Curbless shower rough in
Iím at the point of under slab rough in and looking for some advice before we pour the house slab.
Iím wanting to construct a curbless shower stall (54Ēx36Ē) and wondering what my best approach would be. The finishing in the bathroom will be the acid etched concrete slab with a tiled shower area. Is it common and would it make sense to recess the concrete in the shower area by X inches to accommodate a shower floor system like Kerdi Pan etc.? If so, what should X be.
I can also see a time in the future where someone might want to convert this space to a bathtub/shower but jackhammering up the floor would be ill advised since it will have radiant heat pex embedded in it.
So the next question is where/how should locate the shower drain such that, at some time in the future one could easily utilize the existing drain for a tub. I guess Iím looking for a rough in procedure that would be suitable for both. A linear shower drain would also be nice but that might complicate things and itís probably outside of my snack bracket.:(
Thanks in advance.
This is a very detailed question with tons to answer.
I ask builders to side on a larger recess than needed. Preparing a negative form of about 3.5" will give you loads of options. smaller negative voids are possible but you need much more precise planning. At concrete placing time you do not want to be building a piano. A simple 2"x4" form will do the trick. We ask they extend out past the shower's wet zone.
Before doing any math or form placement you should understand the requirements for tiling over a radiant floor with heat. Get the entire assembly worked out.
Do not plan to heat the floor under the tub or in the new shower with the radiant pipe if possible. We have not done this and prefer using cable heat.
Originally Posted by johnfrwhipple
Thanks John, My slab is only 4" thick so I guess I could just forgo the concrete in the shower area and just leave exposed Insulation. What about drain rough in? Just box it in like a normal tub?
You want the recessed slab to be of comparable thickness, so it will take some rebar bending and a depression in the slab there to keep things monolithic. You do not want the new shower pan to be floating from the existing slab or bad things will happen. My unprofessional opinion...you're just asking for the tile to crack over the transition into the main slab.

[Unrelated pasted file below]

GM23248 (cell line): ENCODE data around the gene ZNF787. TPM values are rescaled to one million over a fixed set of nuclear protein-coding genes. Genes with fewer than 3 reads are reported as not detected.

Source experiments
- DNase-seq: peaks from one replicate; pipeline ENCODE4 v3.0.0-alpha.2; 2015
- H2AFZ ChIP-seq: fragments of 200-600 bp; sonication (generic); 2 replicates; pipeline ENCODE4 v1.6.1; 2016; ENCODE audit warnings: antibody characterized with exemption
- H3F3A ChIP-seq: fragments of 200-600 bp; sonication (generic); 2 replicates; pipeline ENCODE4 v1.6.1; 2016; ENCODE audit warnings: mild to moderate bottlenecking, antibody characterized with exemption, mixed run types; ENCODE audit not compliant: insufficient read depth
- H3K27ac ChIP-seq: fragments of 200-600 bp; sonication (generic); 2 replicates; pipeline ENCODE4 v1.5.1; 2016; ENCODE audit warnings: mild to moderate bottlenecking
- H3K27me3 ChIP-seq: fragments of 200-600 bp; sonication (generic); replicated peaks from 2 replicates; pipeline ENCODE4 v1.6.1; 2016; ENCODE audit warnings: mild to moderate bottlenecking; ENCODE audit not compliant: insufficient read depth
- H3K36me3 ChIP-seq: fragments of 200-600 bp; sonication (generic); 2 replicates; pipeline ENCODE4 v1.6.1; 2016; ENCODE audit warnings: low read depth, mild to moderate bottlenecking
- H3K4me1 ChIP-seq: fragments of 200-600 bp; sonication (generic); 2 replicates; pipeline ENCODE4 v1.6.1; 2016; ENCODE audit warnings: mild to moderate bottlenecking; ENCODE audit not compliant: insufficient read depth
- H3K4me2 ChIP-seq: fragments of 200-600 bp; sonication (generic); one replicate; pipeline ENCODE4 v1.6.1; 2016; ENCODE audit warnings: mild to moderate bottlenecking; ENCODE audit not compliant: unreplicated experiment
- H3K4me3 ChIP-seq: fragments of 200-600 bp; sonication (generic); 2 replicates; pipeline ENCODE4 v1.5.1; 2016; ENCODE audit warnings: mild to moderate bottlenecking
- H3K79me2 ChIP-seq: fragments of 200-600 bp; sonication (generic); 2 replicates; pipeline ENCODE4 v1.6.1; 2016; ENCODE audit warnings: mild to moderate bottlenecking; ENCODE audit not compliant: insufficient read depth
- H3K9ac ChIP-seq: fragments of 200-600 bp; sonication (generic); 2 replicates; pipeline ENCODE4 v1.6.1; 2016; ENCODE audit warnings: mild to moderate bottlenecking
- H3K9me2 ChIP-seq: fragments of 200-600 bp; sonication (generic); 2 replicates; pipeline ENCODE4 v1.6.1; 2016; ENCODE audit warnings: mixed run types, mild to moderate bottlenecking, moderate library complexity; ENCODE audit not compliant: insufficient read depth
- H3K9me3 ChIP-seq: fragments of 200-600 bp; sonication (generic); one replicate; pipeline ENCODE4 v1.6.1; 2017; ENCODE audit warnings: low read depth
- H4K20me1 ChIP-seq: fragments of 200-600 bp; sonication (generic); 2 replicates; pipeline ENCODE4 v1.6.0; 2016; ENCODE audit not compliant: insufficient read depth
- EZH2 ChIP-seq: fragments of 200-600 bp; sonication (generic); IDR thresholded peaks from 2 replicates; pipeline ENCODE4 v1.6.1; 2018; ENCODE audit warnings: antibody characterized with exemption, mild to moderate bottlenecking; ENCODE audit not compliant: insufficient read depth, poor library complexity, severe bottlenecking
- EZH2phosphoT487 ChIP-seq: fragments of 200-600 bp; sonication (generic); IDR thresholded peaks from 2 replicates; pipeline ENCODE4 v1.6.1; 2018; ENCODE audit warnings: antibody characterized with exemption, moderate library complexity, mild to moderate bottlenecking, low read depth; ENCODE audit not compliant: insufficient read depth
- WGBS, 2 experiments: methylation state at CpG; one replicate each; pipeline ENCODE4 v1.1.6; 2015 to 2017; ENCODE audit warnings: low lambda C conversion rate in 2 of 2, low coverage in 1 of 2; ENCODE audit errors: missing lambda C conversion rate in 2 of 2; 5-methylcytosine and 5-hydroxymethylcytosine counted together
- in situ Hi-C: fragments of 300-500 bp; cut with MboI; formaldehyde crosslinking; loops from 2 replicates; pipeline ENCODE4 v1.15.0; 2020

Thanks Jim, Excellent point.
What is the elevation of your perimeter drainage? Many times it can be very close to the basement floor slab. Check this out.
Originally Posted by C Williams
Have you decided on which drain you want?
Have you decided on tile layout?
Have you decided on a waterproofing system? In a basement application I would be looking at Noble Deck (bonded to pre-slope) and a clamping drain style rough in. How large is the shower. Noble Deck is 40mil thick and comes in 6' wide rolls.
If your unsure center your shower drain in the shower. We find using a 5.25" wide clamping drain set 1/4" off of the framing allows us perfect tight wall placement when it comes to setting the ACO drains.
The perimeter drain is 20" below the slab height. Have I decide on the drain I want? Nope. Tile layout? Nope. Waterproofing system? Nope. Show size? 36"x 64"
Perhaps I need to know to much of the finished details to have a curbless shower.
Wilson I got a call from a builder way up in the Queen Charlottes last night and we had this exact conversation for 20 minutes. In a nut shell a "Trained Ape" can most likely build a regular shower with a curb. Remove the curb and now your entering "Piano Building" - much more planning, much more risk, much greater investment and a much better or more useful shower space. I often need to scratch my head and figure out how to build a curbless shower.
The fact that your perimeter drain tile is so below the slab is a good thing for preparing your recess.
When building these showers I need heat. The home should be at lock up and the heat on. You need only at this point leave a recess or complete void where your planning the shower. Consider keeping the entire bathroom area a little lower - or pitching the entire room to one corner. Can you post a drawing of the room here? Who is placing the cement pour? I see so much cracking these days from these concrete crews.
Given me a call today and I'll give you some more information. (604) 506 -6792
Don't make any snap decisions on your remodel until you have invested the time into how to build it properly.
What kind of concrete finish are you using?
Have you looked up expansion joints?
What are you staining the concrete with? Any sealer? How thick will it be?